How much force does it take to stab somebody to death?


How much force does it take to stab somebody to death? Strangely enough, forensic scientists do not know.

A number of groups have attempted to measure the forces necessary to penetrate skin but the results are difficult to apply to murder cases because of the sheer range of factors at work. The type and sharpness of the knife; the angle and speed at which it strikes; the strength of skin which varies with the age of the victim and the area of body involved; these are just a few of parameters that need to be taken into account.

So when giving evidence, forensic scientists have to resort to relative assessments of force.

“A mild level of force would typically be associated with penetration of skin and soft tissue whereas moderate force would be required to penetrate cartilage or rib bone. Severe force, on the other hand, would be typical of a knife impacting dense bone such as spine and sustaining visible damage to the blade,” says Michael Gilchrist at University College Dublin and pals who are hoping to change this state of affairs.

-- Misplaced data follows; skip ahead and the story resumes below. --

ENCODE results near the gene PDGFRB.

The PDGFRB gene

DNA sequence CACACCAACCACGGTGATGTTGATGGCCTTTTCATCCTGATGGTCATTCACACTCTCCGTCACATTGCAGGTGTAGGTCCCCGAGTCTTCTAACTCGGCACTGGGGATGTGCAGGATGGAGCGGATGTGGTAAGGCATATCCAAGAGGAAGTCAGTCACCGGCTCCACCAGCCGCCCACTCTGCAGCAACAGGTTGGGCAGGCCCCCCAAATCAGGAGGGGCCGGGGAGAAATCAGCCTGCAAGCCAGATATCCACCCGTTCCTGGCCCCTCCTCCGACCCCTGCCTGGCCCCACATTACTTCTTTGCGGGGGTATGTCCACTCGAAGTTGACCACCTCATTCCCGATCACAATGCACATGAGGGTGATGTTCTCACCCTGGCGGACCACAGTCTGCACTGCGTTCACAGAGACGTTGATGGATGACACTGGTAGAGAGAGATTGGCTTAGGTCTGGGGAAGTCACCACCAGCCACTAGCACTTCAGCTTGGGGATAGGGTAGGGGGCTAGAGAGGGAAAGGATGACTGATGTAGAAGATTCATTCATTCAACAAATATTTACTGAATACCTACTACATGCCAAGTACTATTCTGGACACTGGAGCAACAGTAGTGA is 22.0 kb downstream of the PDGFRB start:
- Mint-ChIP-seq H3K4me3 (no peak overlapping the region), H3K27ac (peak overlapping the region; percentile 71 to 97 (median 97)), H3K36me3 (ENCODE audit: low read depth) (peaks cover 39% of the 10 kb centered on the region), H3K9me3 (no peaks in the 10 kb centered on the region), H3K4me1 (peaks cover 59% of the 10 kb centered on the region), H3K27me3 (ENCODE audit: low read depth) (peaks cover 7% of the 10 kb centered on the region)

They’ve developed a machine that measures the force required to penetrate skin–either the animal kind or an artificial human skin made of polyurethane, foam and soap.

The surprise they’ve found is that the same knives from the same manufacturer can differ wildly in sharpness. And the force required for these knives to penetrate the skin can differ by more than 100 per cent.

That could have a significant bearing in some murder cases. And that’s important because in many European countries such as the UK, stabbing is the most common form of homicide.

Gilchrist and co say their work could even help tease apart what has happened in that most common of defences: “he ran onto the knife, your honour”.

The key thing here is the speed and angle of penetration. The angle can be measured easily enough but the speed is another matter altogether. Gilchrist and co say future work may throw some light on this.

Ref: Mechanics of Stabbing: Biaxial Measurement of Knife Stab Penetration of Skin Simulant

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